RHS research into preventing ivy attachment
Ivy, with its strong attachment to walls, can be a worry to homeowners, concerned about whether it might damage wall surfaces or block gutters. Growing ivy or other climbers up a building wall can, however, have many benefits; vegetative cover can insulate and cool the building, trap pollutants and attenuate noise.
Options to control or prevent ivy attachment were therefore investigated within a part RHS-funded PhD project, based at the University of Reading. A series of experiments with two ivy species (Hedera hibernica and H. helix) was conducted using both a laboratory model system, but also mature H. helix growing up a wall.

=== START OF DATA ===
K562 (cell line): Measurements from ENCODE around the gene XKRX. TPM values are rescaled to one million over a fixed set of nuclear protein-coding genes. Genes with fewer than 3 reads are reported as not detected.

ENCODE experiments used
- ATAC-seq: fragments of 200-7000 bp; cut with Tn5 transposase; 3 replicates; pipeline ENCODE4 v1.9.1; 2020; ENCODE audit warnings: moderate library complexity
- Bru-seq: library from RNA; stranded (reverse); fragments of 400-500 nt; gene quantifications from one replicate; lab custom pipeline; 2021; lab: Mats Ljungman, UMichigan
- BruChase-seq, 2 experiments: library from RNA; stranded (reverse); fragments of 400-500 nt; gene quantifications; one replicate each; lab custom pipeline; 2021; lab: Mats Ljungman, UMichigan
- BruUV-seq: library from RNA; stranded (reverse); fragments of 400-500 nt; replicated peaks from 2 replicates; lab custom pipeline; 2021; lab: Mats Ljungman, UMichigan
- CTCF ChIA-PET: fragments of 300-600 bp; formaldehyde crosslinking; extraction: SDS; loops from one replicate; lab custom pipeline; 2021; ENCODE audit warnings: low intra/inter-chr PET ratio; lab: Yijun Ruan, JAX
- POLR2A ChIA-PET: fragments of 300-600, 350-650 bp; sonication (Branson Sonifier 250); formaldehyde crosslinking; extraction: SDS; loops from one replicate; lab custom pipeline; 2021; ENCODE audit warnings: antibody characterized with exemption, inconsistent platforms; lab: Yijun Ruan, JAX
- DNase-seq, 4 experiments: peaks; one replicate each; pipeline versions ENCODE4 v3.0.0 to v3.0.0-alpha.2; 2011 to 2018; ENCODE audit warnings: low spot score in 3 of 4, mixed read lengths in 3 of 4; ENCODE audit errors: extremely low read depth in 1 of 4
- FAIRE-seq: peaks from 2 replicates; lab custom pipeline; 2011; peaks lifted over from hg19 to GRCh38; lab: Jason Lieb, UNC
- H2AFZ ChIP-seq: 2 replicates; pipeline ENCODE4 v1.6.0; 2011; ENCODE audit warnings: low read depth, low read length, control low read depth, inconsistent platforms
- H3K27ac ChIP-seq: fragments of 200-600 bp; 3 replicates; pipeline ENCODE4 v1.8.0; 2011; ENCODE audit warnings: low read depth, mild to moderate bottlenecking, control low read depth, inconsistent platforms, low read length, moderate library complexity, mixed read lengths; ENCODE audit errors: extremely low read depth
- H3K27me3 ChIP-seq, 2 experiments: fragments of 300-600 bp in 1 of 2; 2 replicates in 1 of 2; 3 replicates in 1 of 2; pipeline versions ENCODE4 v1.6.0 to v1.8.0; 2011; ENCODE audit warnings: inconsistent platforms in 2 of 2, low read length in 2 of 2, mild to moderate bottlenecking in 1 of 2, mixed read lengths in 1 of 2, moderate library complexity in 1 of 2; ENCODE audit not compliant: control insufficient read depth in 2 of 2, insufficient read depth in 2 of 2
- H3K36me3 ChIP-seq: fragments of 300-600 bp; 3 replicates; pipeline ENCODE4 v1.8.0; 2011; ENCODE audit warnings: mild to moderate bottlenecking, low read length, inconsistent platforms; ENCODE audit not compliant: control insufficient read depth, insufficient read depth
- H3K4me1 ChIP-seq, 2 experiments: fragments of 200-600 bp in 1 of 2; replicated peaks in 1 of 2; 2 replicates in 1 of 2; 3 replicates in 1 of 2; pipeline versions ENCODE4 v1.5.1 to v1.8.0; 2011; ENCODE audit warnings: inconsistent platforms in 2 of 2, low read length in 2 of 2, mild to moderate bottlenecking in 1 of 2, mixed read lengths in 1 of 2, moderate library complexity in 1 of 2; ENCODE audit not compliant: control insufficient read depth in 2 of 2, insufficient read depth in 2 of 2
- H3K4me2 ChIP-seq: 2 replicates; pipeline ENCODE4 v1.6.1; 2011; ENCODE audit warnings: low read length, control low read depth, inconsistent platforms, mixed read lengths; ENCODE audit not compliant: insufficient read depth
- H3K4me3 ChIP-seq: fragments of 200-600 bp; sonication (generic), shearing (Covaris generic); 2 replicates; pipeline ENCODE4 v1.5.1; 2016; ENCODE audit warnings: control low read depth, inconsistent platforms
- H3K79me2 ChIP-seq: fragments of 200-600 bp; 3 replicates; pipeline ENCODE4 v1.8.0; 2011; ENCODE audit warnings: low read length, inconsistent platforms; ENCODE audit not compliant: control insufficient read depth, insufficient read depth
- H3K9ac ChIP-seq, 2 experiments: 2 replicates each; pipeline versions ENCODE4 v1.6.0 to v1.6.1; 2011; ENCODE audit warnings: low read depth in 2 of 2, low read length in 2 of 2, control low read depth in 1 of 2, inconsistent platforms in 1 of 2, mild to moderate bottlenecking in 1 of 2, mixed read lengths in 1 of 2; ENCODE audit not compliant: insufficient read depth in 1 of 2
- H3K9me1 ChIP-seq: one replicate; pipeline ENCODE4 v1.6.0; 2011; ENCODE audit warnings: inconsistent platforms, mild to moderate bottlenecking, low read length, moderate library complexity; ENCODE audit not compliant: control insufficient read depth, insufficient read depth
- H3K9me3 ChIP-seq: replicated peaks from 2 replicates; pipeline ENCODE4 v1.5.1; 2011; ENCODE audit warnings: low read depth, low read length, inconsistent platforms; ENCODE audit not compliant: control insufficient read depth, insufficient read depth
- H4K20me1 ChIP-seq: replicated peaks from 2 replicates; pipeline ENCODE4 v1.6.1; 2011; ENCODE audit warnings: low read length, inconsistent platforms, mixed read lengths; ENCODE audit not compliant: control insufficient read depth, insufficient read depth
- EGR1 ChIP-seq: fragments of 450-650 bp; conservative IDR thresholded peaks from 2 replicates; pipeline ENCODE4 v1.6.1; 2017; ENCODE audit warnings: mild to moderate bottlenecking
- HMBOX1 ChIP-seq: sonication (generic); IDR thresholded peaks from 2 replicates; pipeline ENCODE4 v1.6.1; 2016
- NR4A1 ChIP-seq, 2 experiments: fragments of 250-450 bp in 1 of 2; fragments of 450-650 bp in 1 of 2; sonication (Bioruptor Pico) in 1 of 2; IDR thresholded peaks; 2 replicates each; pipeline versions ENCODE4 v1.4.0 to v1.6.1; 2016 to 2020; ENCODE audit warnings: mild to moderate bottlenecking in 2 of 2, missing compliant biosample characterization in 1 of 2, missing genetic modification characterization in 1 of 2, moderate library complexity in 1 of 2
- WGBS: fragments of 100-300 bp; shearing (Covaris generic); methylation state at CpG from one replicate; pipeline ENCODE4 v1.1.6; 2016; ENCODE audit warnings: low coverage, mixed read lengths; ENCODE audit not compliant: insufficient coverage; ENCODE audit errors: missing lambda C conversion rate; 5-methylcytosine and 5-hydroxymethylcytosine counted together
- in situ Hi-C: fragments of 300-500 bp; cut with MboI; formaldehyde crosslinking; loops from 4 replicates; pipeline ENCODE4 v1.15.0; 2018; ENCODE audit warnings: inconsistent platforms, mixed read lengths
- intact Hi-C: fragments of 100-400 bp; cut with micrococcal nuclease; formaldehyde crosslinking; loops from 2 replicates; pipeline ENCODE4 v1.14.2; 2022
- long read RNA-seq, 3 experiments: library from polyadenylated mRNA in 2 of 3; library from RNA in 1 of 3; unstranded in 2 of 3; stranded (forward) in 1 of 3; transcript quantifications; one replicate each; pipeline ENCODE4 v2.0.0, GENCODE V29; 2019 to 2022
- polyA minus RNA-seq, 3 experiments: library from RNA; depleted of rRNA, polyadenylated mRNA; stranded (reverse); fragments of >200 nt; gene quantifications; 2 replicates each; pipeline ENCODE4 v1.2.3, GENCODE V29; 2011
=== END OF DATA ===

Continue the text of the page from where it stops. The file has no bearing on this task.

Copper and zinc sheets, as well as dense copper mesh, completely prevented ivy attachment, while otherwise not compromising healthy plant growth.
- Application of two coats of ‘Easy-On’, a clear anti-graffiti, silane-based, nanoparticle paint, was as efficient in preventing attachment
- Application of another, petrochemical-based paint, while not completely preventing ivy attachment, significantly weakened it, thus easing ivy management
Read the full paper with details on chosen deterrents and possible mechanisms which make them effective.